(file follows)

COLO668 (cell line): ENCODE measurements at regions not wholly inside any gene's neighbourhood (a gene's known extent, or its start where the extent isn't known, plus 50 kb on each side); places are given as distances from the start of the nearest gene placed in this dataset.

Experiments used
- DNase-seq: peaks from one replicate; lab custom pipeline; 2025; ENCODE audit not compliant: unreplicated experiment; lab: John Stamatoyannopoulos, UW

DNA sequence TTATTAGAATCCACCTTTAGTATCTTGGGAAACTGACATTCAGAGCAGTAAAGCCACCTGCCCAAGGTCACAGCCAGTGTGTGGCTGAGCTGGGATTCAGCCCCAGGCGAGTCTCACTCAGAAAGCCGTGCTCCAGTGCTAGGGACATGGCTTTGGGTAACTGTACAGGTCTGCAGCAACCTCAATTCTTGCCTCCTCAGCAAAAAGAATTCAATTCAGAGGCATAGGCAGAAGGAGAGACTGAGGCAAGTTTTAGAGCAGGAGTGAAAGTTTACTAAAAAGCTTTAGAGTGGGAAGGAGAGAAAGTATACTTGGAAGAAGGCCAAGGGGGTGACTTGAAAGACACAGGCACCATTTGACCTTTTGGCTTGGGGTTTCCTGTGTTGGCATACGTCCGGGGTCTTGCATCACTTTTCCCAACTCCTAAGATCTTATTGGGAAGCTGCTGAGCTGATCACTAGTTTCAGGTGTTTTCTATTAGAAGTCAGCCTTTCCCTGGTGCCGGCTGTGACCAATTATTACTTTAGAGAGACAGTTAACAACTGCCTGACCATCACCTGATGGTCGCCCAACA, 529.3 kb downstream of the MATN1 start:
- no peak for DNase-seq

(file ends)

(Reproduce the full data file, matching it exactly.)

COLO668 (cell line): ENCODE measurements at regions not wholly inside any gene's neighbourhood (a gene's known extent, or its start where the extent isn't known, plus 50 kb on each side); places are given as distances from the start of the nearest gene placed in this dataset.

Experiments used
- DNase-seq: peaks from one replicate; lab custom pipeline; 2025; ENCODE audit not compliant: unreplicated experiment; lab: John Stamatoyannopoulos, UW

DNA sequence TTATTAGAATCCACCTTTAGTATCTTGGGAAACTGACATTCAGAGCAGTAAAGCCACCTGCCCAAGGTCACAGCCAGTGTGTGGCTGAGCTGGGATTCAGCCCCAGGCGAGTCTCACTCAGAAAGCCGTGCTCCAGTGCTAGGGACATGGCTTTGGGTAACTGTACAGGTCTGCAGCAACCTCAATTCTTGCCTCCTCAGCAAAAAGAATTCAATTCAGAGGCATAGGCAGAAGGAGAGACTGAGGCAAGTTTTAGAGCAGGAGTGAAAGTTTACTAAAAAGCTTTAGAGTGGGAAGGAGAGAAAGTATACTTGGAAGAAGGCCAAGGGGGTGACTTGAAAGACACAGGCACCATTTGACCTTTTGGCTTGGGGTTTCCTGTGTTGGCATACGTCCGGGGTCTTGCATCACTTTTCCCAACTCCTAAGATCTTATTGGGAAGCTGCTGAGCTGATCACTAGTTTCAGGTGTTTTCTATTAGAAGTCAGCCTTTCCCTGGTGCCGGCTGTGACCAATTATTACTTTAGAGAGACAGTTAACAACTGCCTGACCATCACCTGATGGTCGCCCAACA, 529.3 kb downstream of the MATN1 start:
- no peak for DNase-seq